bird feeder, and somehow didn't notice me. He, or one of his family, killed one of my chickens last night. Pansy must have gotten out of the yard before I closed them in for the night and I didn't know she wasn't there. When only five chickens greeted me this morning, I knew immediately what must have happened. I saw a pile of feathers near the fence, telling the story.
There isn't much I can say beyond what I have already said many times before. It is terrible to see nature at work, see the consequences of this ecological system we live in. It's startling how little meaning individual life has in this system, whether it be a spider eating a fly, a raccoon eating a chicken, a human eating a cow, or a shark eating a human.
Seeing Pansy's killer put a different light on things for me. This adorable little animal has as much or as little right to live as Pansy, so how can I make a judgment on which one is more important. Because I love my chickens, does that bestow on them the right to a long, happy life? I'm afraid I'm not that powerful. What does nature care about who or what is loved or not loved by another creature? We all stand alone, equally, when it comes to living or dying.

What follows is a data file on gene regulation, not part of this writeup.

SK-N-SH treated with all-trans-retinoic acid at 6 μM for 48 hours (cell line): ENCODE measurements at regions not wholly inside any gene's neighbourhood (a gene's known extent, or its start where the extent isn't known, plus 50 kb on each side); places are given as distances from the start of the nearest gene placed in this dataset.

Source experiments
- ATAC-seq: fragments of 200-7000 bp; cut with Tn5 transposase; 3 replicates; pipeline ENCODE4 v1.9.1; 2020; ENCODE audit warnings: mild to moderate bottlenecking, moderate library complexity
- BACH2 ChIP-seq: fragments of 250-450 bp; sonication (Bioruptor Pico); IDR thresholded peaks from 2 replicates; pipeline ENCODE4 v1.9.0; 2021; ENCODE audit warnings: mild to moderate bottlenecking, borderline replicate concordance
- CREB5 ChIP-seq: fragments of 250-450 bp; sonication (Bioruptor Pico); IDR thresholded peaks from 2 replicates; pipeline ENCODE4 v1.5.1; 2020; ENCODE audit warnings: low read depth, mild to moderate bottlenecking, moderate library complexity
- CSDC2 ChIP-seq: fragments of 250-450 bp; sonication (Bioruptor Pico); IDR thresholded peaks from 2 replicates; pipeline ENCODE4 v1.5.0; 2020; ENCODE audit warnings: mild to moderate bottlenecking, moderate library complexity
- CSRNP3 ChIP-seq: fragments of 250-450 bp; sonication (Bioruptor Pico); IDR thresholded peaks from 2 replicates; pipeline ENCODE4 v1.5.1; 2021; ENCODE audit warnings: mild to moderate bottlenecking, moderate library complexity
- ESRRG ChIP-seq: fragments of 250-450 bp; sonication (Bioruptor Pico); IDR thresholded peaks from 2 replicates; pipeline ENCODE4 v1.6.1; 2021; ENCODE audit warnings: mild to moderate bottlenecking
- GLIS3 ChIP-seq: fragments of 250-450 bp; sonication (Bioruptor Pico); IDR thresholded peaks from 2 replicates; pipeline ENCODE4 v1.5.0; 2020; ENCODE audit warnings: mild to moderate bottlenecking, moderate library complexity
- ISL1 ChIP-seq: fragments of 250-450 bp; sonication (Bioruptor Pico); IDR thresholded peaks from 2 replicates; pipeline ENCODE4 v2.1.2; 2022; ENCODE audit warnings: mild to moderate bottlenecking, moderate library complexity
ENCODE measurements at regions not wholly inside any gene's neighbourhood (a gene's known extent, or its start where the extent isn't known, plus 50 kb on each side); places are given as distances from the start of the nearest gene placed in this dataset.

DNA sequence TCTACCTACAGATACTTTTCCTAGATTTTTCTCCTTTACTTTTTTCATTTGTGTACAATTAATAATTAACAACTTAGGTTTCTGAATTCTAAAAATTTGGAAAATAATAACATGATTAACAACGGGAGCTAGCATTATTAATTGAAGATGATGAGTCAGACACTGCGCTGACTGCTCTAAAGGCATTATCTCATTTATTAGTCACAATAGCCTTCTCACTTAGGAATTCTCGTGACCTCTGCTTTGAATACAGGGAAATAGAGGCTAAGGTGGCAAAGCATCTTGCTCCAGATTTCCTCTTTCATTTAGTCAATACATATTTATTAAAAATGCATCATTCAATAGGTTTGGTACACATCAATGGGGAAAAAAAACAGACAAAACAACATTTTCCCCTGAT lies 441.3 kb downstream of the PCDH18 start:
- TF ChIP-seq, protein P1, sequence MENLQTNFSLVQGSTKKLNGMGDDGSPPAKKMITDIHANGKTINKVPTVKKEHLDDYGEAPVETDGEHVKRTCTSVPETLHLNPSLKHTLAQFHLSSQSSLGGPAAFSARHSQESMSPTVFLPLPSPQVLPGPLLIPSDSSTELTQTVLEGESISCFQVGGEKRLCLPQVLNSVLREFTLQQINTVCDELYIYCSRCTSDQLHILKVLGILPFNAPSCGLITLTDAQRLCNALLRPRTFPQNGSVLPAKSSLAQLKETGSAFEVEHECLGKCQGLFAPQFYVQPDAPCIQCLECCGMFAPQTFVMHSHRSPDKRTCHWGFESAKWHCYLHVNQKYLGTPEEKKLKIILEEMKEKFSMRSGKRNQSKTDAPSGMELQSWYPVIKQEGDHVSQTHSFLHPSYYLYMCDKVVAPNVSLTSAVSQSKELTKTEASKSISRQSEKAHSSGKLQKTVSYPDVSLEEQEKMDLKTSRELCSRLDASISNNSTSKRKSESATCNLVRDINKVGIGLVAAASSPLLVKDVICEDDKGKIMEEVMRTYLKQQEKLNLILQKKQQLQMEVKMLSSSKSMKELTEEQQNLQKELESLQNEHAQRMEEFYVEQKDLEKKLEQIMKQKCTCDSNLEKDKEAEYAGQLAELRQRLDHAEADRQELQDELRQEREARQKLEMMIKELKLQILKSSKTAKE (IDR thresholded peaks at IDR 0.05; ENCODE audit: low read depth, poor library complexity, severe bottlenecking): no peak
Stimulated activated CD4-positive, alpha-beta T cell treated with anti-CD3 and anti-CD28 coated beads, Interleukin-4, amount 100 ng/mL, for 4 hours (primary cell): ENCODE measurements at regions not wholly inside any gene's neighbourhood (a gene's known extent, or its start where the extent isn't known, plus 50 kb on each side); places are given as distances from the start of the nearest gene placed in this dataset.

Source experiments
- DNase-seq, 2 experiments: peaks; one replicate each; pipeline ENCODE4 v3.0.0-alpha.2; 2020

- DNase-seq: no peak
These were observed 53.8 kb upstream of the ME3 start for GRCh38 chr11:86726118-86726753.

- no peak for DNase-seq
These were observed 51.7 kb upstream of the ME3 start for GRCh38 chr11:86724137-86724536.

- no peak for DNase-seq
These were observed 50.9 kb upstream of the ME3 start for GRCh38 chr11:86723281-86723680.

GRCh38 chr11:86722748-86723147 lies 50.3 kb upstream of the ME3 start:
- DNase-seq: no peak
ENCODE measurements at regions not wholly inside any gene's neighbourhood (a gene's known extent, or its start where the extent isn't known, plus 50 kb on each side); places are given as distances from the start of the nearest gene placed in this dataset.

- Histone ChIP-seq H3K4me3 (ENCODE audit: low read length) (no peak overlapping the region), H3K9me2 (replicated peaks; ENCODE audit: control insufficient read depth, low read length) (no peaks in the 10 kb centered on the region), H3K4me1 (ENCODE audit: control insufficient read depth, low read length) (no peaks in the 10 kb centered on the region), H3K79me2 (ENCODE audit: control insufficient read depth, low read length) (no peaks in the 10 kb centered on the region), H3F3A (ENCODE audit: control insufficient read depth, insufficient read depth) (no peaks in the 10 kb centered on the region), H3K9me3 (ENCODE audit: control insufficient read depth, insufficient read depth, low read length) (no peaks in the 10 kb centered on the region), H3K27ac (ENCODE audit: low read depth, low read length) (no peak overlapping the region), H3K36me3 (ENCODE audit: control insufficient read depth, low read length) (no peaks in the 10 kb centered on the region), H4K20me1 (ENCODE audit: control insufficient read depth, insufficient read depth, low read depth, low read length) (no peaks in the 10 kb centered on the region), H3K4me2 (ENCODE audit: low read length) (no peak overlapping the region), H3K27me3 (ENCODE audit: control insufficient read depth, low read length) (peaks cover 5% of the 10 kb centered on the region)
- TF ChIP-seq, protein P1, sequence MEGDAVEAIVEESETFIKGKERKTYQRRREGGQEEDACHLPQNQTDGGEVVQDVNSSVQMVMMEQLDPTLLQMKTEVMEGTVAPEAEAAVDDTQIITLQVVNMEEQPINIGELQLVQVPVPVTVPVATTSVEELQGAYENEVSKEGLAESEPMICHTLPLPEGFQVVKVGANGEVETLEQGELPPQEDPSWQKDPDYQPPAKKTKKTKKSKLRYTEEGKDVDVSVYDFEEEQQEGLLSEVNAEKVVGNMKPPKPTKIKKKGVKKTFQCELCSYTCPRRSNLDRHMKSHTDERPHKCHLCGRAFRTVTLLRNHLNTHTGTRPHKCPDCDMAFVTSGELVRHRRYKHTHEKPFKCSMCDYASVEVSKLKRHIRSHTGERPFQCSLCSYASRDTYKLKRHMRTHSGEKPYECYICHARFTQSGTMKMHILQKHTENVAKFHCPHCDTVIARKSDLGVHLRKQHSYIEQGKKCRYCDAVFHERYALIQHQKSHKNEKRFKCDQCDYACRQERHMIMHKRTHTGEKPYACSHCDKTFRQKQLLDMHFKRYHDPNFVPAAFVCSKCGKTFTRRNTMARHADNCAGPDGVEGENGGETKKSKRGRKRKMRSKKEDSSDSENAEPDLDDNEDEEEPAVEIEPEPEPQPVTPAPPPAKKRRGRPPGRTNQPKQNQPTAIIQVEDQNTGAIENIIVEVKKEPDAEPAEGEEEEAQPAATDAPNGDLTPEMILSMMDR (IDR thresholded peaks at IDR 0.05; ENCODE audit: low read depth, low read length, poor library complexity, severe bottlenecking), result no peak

Our lives, Pansy's and the raccoon's and mine, are all the same. My delight at seeing the raccoon, and my sadness about Pansy, struggle to cancel each other out. I don't know what to feel. I guess the danger for us is that if we don't cultivate the non-objective emotions we feel, we lose our humanness.